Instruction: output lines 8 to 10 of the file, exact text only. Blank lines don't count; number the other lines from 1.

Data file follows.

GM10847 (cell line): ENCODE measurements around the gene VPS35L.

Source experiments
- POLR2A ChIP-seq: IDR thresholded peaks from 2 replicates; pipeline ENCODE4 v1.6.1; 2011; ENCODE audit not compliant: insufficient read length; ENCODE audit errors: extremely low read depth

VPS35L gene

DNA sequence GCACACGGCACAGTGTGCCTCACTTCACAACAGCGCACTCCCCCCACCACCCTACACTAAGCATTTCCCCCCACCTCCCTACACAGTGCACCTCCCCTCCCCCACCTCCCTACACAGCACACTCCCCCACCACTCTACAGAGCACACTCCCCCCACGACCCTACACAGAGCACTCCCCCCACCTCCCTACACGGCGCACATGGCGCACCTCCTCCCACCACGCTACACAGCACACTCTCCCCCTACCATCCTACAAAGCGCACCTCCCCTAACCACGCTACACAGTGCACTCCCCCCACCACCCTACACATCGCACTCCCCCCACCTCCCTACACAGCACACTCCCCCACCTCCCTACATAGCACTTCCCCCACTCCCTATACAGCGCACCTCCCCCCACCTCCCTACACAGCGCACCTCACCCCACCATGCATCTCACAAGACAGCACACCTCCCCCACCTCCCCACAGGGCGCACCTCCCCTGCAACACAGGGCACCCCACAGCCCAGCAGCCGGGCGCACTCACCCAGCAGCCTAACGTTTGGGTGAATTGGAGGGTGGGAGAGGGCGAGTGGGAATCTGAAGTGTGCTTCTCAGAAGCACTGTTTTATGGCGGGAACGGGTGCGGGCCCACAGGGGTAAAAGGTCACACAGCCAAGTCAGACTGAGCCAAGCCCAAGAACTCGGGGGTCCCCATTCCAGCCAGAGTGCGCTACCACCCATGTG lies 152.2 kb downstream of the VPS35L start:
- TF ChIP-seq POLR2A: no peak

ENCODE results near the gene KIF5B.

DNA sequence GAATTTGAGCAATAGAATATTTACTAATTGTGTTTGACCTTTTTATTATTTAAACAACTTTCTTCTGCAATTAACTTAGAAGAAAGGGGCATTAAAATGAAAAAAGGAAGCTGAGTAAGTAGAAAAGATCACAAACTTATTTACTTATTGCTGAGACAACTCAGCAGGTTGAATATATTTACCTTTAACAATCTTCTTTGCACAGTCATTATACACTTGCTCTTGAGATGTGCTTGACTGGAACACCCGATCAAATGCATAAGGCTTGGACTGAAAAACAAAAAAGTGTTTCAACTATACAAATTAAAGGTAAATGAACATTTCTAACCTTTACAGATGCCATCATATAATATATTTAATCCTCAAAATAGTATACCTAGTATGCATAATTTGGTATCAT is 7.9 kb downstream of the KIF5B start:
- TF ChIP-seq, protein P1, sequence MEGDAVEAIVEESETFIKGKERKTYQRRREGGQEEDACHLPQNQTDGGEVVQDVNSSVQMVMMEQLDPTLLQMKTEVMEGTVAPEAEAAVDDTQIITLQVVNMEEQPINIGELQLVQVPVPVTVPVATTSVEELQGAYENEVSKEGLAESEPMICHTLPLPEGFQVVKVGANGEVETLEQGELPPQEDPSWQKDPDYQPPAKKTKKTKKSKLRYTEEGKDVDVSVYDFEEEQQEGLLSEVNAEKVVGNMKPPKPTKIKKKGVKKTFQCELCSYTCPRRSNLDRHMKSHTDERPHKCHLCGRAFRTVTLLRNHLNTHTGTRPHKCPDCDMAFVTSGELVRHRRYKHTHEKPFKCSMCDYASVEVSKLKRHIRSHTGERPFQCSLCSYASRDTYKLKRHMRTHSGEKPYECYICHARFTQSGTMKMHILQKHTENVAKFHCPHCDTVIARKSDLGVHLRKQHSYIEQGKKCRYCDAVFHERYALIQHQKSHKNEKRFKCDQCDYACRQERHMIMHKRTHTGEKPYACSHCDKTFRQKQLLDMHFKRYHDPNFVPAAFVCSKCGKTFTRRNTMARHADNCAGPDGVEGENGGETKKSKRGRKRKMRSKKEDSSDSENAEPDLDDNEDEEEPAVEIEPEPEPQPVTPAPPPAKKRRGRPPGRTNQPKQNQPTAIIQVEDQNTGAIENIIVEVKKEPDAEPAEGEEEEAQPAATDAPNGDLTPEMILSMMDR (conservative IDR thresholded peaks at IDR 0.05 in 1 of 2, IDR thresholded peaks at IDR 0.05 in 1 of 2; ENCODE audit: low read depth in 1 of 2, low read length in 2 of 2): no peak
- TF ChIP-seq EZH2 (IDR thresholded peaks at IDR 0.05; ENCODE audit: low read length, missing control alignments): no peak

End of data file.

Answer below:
DNA sequence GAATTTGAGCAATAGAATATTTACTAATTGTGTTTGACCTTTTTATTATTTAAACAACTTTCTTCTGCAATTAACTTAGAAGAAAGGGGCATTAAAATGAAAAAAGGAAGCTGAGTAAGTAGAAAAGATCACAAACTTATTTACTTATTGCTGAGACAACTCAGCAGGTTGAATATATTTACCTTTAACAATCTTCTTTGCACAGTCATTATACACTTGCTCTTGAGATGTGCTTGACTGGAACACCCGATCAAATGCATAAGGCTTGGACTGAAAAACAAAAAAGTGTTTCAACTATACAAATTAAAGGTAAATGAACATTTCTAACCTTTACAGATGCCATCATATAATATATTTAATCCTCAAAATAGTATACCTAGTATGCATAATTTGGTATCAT is 7.9 kb downstream of the KIF5B start:
- TF ChIP-seq, protein P1, sequence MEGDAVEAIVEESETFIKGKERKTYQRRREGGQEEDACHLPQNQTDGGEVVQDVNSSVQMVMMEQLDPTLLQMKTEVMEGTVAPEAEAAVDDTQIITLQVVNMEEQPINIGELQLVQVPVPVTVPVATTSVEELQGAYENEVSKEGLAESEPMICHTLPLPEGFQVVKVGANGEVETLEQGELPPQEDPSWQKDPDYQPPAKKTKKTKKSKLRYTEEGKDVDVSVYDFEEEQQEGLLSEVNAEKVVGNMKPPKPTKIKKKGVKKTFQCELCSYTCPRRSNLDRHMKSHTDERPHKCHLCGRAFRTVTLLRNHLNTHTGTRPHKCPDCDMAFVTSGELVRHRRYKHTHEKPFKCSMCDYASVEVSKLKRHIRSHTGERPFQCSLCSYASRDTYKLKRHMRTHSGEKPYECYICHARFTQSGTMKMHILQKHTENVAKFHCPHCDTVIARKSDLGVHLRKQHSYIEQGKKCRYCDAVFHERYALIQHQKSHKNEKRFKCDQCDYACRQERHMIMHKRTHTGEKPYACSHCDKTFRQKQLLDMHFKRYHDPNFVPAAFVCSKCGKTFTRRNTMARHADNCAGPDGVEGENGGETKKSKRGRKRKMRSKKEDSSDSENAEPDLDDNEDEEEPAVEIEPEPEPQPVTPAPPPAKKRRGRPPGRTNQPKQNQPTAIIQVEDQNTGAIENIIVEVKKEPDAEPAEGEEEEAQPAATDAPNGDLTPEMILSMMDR (conservative IDR thresholded peaks at IDR 0.05 in 1 of 2, IDR thresholded peaks at IDR 0.05 in 1 of 2; ENCODE audit: low read depth in 1 of 2, low read length in 2 of 2): no peak
- TF ChIP-seq EZH2 (IDR thresholded peaks at IDR 0.05; ENCODE audit: low read length, missing control alignments): no peak